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Business News/ Industry / Media/  Southern filmmakers embrace two-part franchise for big screen impact
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Southern filmmakers embrace two-part franchise for big screen impact

Producers of upcoming South Indian films like Salaar and Devara are shooting both segments in a single schedule to cut costs and enhance brand recall value for the second instalment.

Allu Arjun’s Pushpa, initially announced as a two-part franchise, is currently filming its second part after the success of the first. Premium
Allu Arjun’s Pushpa, initially announced as a two-part franchise, is currently filming its second part after the success of the first.

New Delhi: South Indian film-makers, especially from Telugu and Tamil industries, are increasingly adopting a strategy to announce films as two-part franchises, and are planning staggered releases even before the first part hits the screens.

The trend, inspired by the success of films such as Baahubali, KGF and Pushpa, is now being embraced by producers for their upcoming movies such as Prabhas’ Salaar and Kalki, and Jr NTR’s Devara. It involves shooting both segments in a single, yet extended, schedule to cut cost. Instead of extensive editing, the primary focus is on building a brand to enhance a film’s recall value, particularly for the second instalment.

However, trade experts cautioned that the success of this strategy depends on the reception of the first part of the film and, if it fails to resonate with audiences, there’s a risk that the strategy could backfire.

“Since the success of Baahubali, everyone wants to build a brand and ensure big openings. Also, ending the first part with some sort of a cliffhanger works big time," independent trade analyst Sreedhar Pillai said. In 2015, the dubbed Hindi version of the first part of the Baahubali franchise garnered 5.15 crore on its opening day and went on to earn 118.7 crore at the box office.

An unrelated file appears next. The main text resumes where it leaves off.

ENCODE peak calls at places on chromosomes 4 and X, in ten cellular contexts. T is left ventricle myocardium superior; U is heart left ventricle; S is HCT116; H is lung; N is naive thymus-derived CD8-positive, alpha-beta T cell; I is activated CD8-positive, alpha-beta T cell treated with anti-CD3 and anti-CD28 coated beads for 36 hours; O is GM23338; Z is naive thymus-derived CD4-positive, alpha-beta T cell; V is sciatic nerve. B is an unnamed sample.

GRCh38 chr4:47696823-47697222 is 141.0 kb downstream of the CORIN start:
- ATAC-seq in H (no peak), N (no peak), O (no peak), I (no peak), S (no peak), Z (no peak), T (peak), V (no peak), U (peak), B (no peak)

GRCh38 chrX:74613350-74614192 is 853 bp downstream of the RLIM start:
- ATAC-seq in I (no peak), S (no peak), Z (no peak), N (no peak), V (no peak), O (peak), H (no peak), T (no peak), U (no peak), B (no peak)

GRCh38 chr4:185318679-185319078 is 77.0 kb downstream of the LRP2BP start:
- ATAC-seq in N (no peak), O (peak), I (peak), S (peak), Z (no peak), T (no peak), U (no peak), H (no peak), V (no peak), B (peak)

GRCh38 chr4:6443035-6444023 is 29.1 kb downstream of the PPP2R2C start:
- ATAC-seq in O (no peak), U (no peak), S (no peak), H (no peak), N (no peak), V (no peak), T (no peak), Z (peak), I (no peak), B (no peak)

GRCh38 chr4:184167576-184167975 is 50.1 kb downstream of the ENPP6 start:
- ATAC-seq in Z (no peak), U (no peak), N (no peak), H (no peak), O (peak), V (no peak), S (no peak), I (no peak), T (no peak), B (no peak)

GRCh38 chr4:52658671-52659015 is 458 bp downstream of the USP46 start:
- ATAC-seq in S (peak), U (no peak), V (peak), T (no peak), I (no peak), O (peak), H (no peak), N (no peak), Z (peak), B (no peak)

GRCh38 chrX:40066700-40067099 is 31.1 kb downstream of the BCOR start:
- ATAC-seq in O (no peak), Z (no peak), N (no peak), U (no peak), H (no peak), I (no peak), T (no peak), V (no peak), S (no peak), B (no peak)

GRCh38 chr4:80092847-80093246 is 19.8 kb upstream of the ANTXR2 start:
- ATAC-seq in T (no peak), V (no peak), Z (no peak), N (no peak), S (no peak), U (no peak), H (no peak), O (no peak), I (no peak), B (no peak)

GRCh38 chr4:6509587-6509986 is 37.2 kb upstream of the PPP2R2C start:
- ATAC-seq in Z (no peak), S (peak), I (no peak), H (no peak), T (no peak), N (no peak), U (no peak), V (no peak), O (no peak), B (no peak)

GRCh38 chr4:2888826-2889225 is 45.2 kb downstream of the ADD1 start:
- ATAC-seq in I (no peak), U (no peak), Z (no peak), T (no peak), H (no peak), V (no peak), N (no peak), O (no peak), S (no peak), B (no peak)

The second part, released in 2017, opened at 41 crore and clocked 510. 99 crore in lifetime earnings.

The strategy has resonated with audiences at a time hardcore commercial cinema with an adequate doze of action and emotion, is hard to come by, and big stars are failing to draw people to theatres, Pillai said.

Besides, there are cost benefits when two parts of a movie are shot without a break, even though production expenses are substantial and lead actors may also command hefty fees. “It’s like shooting two films at the cost of one," he said.

Allu Arjun’s Pushpa stands out as an exception; it was initially announced as a two-part franchise but is presently filming its second instalment following the success of the first part.

On the other hand, Mani Ratnam’s Ponniyin Selvan has reaped benefits by completing the two parts within a budget of 175 crore, despite its period setting and an ensemble cast.

Mukesh Mehta of E4 Entertainment, a Malayalam film production and distribution firm, said announcing a two-part franchise in advance also helps negotiate better deals for the sale of satellite and digital rights. “A higher amount is justified when another part is in the works and essentially the idea is to shoot a lot more footage than is required for one film and simply use it for the second so that continuity is maintained," Mehta said.

The strategy, however, definitely, comes with its set of challenges. Not only is significant planning and prep required before extensive shooting, a lot more time is needed from artistes who may ask for higher remuneration. Only if the first film works will there be any chances of the second finding acceptance.

Usually spanning multiple languages, release of films like this is wide and budgets can shoot up to Rs. 300-400 crore. “Rather than editing around 300 minutes of footage, this is a smart way of churning out two IPs. Producers are usually safe because digital and other rights are pre-sold," film producer, trade and exhibition expert Girish Johar said.

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Lata Jha
Lata Jha covers media and entertainment for Mint. She focuses on the film, television, video and audio streaming businesses. She is a graduate of the Columbia School of Journalism. She can be found at the movies, when not writing about them.
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Updated: 21 Nov 2023, 11:26 PM IST
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